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23 January 2014

Rebuilding The Modern Media Facility

Putting Planning Into Action: Building Or Rebuilding The Modern Media Facility - by Richard Welsh, SMPTE Governor for Europe, the Middle East, Africa and Central and South America, and CEO at Sundog Media Toolkit.

The construction or rebuild of a media facility demands thorough attention not only to the hardware being integrated and installed, but also to factors such as maintenance, support, and future extensibility. Using the example of a mastering facility working with both real-time uncompressed audio/video content and file-based material, the primary considerations are audio/video infrastructure, network infrastructure, storage, processing, and control.
Business growth and format changes place high demands on storage architecture. Within the facility, the storage area network (SAN) architecture selected for high-end and very specific performance parameters may not scale cost-effectively. Compounding this, the relatively rapid obsolescence of information technology (IT) parts makes maintenance increasingly expensive over time. A possible solution is to select a fully modular system without an underlying hardware layer that will reach end-of-life (EOL) in five years.
If a unit fails beyond EOL, then replacing just that unit, rather than whole storage array, avoids a growth curve on support costs to keep the whole system alive.On paper, this approach may compromise on absolute bandwidth, particularly for specific processes. However, by modifying the whole system architecture to allow better distribution of tasks, it could actually improve total throughput significantly. Task fragmentation is far more viable now than ever before.
A facility often will outgrow its existing network architecture, with the emergence of new service areas often being the trigger points for upgrade.To prevent these upgrade costs from occurring more frequently than necessary, it pays to overbuild here. It is sensible to double or more predicted future cabling requirements.
The required network hardware need not be purchased until it is needed, and thus cost is incremental and proportional to increased business. This approach may hurt the initial budget, but it is always more cost-effective than having installers return later to fit more cabling. Although expensive, a high-speed managed firewall for a production network is critical.
Customers' security requirements must be at the front of mind as network requirements are defined, as loss of revenue associated with a failed audit is usually much more than the equipment cost.
In a mastering facility, audio/video architecture is not as up-time critical as in a live 'broadcast-style' facility, but it does need to enable complete flexibility.
A proliferation of economical routing systems offers cost-effective choices that more than adequately provide the performance needed. Notwithstanding this, video/audio systems decisions are increasingly difficult because the industry is moving away from dedicated hardware. At the same time, formats are evolving rapidly. No practical facility-wide architectures account for all of the formats now in the media production and delivery pipeline. SMPTE's latest report on the Ultra HD television ecosystem -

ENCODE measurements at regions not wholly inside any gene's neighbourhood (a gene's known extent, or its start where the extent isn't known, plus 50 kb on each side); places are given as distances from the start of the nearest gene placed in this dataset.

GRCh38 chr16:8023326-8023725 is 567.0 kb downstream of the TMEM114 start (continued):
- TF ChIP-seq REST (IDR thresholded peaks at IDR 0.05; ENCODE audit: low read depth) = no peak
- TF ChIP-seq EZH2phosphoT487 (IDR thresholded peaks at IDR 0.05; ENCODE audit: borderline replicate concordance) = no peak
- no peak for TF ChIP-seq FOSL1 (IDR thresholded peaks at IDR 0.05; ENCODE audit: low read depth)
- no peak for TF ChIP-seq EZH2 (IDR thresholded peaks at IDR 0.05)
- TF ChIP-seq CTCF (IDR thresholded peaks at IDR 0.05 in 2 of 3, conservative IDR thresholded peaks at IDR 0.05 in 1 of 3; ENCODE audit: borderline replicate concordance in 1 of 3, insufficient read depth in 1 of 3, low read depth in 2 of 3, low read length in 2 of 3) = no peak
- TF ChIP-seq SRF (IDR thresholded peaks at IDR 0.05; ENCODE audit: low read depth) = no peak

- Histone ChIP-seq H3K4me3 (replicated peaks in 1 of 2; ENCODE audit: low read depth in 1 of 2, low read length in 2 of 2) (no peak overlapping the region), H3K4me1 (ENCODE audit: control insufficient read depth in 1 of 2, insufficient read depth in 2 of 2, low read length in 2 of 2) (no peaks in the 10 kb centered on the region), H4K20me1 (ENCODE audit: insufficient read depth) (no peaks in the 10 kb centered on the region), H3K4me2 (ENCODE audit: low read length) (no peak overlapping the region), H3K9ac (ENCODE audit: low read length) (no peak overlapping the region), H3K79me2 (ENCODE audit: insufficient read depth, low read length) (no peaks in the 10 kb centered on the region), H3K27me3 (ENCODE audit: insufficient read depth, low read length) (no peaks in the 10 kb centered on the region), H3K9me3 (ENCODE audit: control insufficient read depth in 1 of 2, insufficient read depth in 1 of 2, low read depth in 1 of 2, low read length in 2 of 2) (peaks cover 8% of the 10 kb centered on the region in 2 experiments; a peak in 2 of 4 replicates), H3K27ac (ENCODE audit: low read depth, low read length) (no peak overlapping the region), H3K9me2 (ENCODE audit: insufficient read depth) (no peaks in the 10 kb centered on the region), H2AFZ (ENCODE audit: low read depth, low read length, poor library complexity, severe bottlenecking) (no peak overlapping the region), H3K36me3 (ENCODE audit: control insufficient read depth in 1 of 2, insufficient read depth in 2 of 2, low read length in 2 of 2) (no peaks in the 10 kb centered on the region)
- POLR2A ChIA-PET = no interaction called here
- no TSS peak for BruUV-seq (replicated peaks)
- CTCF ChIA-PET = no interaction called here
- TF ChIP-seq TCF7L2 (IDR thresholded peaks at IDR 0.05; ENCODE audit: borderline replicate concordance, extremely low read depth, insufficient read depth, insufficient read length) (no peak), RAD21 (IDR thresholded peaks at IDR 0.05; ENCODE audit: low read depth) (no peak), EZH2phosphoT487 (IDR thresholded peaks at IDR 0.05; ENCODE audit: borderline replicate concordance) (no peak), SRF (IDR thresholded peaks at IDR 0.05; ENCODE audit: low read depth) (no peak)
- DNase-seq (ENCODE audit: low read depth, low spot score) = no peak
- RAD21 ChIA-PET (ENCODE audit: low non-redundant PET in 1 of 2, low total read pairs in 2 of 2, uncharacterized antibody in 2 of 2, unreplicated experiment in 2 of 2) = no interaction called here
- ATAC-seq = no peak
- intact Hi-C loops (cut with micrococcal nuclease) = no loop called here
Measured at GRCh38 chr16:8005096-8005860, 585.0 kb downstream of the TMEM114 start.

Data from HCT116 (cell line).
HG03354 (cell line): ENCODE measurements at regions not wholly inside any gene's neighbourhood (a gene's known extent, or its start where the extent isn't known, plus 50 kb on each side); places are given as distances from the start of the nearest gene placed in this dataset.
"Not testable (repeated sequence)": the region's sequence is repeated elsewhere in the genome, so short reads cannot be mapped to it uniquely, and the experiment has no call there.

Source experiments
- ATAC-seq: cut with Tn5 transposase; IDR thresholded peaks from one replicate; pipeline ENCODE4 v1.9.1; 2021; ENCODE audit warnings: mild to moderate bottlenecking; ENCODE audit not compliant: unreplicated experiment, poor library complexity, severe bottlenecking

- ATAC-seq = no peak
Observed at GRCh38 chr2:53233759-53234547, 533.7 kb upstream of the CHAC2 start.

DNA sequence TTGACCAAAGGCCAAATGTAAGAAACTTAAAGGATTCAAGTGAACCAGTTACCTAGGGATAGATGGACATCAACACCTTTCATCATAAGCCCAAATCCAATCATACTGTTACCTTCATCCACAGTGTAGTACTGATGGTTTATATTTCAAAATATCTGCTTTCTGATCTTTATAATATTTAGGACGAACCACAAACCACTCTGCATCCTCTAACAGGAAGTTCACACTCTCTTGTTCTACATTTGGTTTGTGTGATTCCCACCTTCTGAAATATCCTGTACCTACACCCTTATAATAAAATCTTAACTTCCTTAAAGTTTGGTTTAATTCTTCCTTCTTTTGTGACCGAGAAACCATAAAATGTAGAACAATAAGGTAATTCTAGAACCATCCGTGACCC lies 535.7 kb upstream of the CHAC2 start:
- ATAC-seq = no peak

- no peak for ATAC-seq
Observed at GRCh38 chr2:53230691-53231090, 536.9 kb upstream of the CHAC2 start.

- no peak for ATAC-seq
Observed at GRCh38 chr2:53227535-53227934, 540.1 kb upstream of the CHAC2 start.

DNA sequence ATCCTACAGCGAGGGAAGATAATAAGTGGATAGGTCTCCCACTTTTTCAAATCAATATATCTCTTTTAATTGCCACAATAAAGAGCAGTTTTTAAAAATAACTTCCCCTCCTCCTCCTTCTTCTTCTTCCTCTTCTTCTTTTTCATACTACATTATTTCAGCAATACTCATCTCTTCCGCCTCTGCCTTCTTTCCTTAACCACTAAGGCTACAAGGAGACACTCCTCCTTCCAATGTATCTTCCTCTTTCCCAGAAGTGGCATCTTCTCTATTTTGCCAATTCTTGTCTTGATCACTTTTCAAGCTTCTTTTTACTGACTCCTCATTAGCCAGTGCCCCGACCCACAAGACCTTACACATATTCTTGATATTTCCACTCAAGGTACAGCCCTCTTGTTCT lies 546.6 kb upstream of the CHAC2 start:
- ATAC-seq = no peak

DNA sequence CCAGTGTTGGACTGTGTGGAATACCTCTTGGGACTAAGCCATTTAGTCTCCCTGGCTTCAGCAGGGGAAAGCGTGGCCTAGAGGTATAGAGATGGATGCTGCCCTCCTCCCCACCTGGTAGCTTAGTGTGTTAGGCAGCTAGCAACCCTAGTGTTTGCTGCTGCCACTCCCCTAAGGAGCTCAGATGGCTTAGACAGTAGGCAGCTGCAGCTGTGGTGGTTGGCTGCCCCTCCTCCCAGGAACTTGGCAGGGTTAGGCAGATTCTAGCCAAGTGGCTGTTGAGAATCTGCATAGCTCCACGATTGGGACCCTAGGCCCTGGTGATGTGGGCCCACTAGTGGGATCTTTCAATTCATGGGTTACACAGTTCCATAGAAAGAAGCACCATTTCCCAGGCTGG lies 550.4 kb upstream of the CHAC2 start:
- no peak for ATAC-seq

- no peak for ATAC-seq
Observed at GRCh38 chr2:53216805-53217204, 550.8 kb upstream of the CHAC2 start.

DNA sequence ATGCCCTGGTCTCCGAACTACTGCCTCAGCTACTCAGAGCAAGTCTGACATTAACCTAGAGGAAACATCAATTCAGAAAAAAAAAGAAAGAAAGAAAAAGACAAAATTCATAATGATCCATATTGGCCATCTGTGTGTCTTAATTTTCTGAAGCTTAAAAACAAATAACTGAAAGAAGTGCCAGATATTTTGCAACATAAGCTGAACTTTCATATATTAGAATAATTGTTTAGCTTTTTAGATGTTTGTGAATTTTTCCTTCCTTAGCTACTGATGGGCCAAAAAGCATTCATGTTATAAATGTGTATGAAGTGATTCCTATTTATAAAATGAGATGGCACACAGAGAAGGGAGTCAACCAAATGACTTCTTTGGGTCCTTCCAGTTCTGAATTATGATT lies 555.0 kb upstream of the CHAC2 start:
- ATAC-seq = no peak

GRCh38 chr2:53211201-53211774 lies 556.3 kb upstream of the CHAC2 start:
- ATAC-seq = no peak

www.smpte.org/uhdtv-report - highlights a key example of a new format creating huge infrastructure challenges. As a result, it is easy to over-specify a video/audio core, but modular I/O hardware at source and destination can help to minimise the cost impact by only having the physical I/O required and scaling as needed.
For processing hardware, it is commonplace to have a hybrid of real-time audio/video equipment and simple central processing unit (CPU)/graphic processing unit (GPU) horsepower. It is important to understand how scaling this hardware might impact other areas particularly network and storage for the file-based elements. Upgrades are inevitable, so it is critical to determine upfront what a total system module will cost, including hardware, software, licenses, storage, and maintenance.
How much maintenance can or should be done in-house? In-house support can be a burden when a limited engineering team is stretched not only in bandwidth, but also in knowledge. Systems integrators charge to provide umbrella engineering cover, but they have expertise with their supplied equipment or overall installation that will usually give them significant advantage over internal engineering for support.
External support such as telecoms ought to be rolled into the overall service contracts. An internal engineering team is a must to handle main equipment on a day-to-day basis. A good IT department is also essential for support in the modern media environment. This usually means some staff cross training, but many companies find that a split of bandwidth and costs between departments works well.
Now, with a rapidly maturing market for file-based or real-time video/audio over IP architecture, and with external storage and infrastructure options via cloud services, there are further choices available. Every element of infrastructure is affected by these decisions, and calculations of potential cost benefits must recognise this. As with many things in life, the best course is to understand the situation and find a happy compromise.
SMPTE is bringing its highly acclaimed regional seminar on this topic to London on 11 February and Manchester on 12 February. These seminars will address the use of media on IT networks, including both streaming and file-based workflows, and cover many aspects of the media lifecycle, including acquisition, production, broadcast, contribution and distribution and are valuable for anyone working in systems integration.
Read the article in the online edition of RFV here.
(IT/JP)



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